IF there is one thing the latest wintry spell of weather underlines it is the value of having a home to go to.

I just cannot imagine spending recent nights outside with temperatures plummeting and the cold seeping into your bones. I suspect that people just never get warm so how they sleep is a mystery.

Thank God for Bolton’s hard-working charities like Urban Outreach and Bolton Young Persons Housing Scheme, plus organisations like the amazing Sunday Street Kitchen which gives out food and warm clothing to the homeless.

If it were not for individuals like Dave Bagley and Maura Jackson who drive forward their practical and caring organisations, life would be even harder for many people of all ages.

It’s very easy to forget the plight of the homeless when we are sitting in our own cosy homes, enjoying a meal and watching TV. We might worry about our bills and what the future might bring but for those sleeping rough on our streets and anywhere offering shelter, the big concern is how to afford the next meal.

Becoming homeless may seem like something that is far away from our own existences but, for a frighteningly large number of people, it’s only a couple of pay-checks away.

And it affects whole families, not just unfortunate individuals. The latest figures from housing charity Shelter show that Bolton has the fifth highest number of homeless children in the North-west with 82 children living in temporary accommodation this Christmas. Every day, several families become homeless across the region.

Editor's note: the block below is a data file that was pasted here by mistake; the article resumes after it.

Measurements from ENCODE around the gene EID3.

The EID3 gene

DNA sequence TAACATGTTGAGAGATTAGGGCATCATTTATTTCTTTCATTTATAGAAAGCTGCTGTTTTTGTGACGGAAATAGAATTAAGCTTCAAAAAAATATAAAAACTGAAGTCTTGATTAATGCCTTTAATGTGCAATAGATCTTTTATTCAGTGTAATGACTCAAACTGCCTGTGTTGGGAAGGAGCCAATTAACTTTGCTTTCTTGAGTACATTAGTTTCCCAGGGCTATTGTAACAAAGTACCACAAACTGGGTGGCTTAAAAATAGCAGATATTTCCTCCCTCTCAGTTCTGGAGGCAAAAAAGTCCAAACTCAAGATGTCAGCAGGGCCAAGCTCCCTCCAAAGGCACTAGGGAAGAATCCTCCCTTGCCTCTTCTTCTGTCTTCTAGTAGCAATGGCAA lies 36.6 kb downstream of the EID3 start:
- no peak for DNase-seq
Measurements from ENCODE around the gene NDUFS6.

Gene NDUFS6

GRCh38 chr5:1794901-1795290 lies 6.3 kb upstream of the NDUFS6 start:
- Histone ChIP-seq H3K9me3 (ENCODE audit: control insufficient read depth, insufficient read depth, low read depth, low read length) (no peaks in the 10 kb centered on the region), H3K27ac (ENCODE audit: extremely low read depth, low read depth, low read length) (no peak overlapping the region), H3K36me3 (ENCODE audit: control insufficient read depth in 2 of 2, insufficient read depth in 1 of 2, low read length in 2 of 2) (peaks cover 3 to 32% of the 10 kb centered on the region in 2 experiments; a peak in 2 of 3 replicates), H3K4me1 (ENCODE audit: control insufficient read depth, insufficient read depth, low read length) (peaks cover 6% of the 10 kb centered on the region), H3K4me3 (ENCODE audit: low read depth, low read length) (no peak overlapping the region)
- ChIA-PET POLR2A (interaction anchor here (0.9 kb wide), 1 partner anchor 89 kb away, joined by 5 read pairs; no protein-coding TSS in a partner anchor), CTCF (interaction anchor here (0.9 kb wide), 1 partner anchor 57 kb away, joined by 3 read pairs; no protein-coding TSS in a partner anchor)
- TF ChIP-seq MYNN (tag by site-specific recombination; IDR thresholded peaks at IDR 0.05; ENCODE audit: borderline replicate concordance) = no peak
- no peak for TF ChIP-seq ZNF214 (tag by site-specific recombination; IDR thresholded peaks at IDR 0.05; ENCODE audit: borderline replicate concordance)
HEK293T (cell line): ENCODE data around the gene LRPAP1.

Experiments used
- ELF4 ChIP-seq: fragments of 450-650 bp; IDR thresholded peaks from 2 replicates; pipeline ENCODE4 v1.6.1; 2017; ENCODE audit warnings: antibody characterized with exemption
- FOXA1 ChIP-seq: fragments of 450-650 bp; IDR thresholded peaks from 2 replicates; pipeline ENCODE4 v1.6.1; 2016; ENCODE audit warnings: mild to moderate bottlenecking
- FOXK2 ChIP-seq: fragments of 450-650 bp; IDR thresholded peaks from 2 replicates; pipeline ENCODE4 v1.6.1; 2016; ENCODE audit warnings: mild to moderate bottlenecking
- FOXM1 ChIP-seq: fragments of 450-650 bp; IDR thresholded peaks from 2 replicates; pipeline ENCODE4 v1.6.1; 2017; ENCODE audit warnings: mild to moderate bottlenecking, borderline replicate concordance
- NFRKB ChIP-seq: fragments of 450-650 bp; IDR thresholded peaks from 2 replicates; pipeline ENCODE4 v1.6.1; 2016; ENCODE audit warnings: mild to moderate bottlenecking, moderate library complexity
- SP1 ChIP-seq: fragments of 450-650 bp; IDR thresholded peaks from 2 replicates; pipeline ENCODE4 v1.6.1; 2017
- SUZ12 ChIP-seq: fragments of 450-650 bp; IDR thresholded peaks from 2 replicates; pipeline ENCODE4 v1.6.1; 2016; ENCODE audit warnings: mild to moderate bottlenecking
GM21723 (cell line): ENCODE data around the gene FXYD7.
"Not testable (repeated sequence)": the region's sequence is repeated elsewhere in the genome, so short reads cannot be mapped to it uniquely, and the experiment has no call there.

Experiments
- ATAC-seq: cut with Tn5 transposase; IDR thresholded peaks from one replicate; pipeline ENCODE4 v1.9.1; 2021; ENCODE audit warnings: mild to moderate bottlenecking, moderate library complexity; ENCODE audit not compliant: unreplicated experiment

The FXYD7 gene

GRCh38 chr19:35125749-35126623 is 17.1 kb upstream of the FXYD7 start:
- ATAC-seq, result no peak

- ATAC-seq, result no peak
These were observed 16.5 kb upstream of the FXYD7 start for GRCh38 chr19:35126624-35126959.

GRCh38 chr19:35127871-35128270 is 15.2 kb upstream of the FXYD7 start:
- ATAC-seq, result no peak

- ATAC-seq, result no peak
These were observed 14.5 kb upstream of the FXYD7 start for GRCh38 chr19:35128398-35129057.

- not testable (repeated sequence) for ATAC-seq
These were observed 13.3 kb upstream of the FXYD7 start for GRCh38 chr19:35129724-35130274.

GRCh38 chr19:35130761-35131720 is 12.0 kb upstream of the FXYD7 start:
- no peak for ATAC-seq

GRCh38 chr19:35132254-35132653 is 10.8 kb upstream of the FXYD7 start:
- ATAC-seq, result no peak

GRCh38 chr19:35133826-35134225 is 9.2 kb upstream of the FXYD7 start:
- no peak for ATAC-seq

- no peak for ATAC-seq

The figures include children living in refuge accommodation like Fortalice. They also show that one in every 111 children in Britain is currently homeless.

John Ryan, Shelter Manchester hub manager, said it was “a national scandal that the number of homeless children in Britain has risen every year since 2011. No child should have to spend Christmas without a home – let alone more than 2,600 children in the North-west.” And he’s absolutely right.

Certainly, as we enjoy our pleasant festive meal in our own homes, probably with loved ones, it’s important to acknowledge that for far too many people life is either a cramped B & B or hotel room or on the streets.

This is not an acceptable situation going into a New Year. What a step forward it would be if 2018 marked a genuine move to getting homes for the homeless.